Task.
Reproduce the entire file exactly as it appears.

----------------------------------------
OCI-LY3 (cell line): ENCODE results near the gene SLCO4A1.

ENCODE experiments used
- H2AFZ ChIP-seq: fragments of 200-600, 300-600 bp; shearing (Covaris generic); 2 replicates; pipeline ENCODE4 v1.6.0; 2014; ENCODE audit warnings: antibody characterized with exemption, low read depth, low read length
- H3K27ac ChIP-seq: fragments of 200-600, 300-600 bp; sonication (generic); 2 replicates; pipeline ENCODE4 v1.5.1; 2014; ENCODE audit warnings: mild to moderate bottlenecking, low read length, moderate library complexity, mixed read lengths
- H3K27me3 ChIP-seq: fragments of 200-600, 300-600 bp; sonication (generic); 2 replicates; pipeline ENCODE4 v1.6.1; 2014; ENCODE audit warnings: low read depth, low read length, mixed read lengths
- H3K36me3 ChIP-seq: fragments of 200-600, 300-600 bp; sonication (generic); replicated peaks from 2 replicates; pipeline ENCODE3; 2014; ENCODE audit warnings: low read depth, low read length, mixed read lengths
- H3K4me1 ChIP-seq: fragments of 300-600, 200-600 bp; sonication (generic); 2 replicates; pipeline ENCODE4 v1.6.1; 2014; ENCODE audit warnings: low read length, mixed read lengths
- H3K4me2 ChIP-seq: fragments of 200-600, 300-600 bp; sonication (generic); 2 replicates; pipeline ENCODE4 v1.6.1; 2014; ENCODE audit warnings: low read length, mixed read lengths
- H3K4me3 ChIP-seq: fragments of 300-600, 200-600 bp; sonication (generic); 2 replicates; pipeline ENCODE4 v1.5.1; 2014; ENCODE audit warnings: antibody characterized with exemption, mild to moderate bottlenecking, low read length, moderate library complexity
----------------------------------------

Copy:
OCI-LY3 (cell line): ENCODE results near the gene SLCO4A1.

ENCODE experiments used
- H2AFZ ChIP-seq: fragments of 200-600, 300-600 bp; shearing (Covaris generic); 2 replicates; pipeline ENCODE4 v1.6.0; 2014; ENCODE audit warnings: antibody characterized with exemption, low read depth, low read length
- H3K27ac ChIP-seq: fragments of 200-600, 300-600 bp; sonication (generic); 2 replicates; pipeline ENCODE4 v1.5.1; 2014; ENCODE audit warnings: mild to moderate bottlenecking, low read length, moderate library complexity, mixed read lengths
- H3K27me3 ChIP-seq: fragments of 200-600, 300-600 bp; sonication (generic); 2 replicates; pipeline ENCODE4 v1.6.1; 2014; ENCODE audit warnings: low read depth, low read length, mixed read lengths
- H3K36me3 ChIP-seq: fragments of 200-600, 300-600 bp; sonication (generic); replicated peaks from 2 replicates; pipeline ENCODE3; 2014; ENCODE audit warnings: low read depth, low read length, mixed read lengths
- H3K4me1 ChIP-seq: fragments of 300-600, 200-600 bp; sonication (generic); 2 replicates; pipeline ENCODE4 v1.6.1; 2014; ENCODE audit warnings: low read length, mixed read lengths
- H3K4me2 ChIP-seq: fragments of 200-600, 300-600 bp; sonication (generic); 2 replicates; pipeline ENCODE4 v1.6.1; 2014; ENCODE audit warnings: low read length, mixed read lengths
- H3K4me3 ChIP-seq: fragments of 300-600, 200-600 bp; sonication (generic); 2 replicates; pipeline ENCODE4 v1.5.1; 2014; ENCODE audit warnings: antibody characterized with exemption, mild to moderate bottlenecking, low read length, moderate library complexity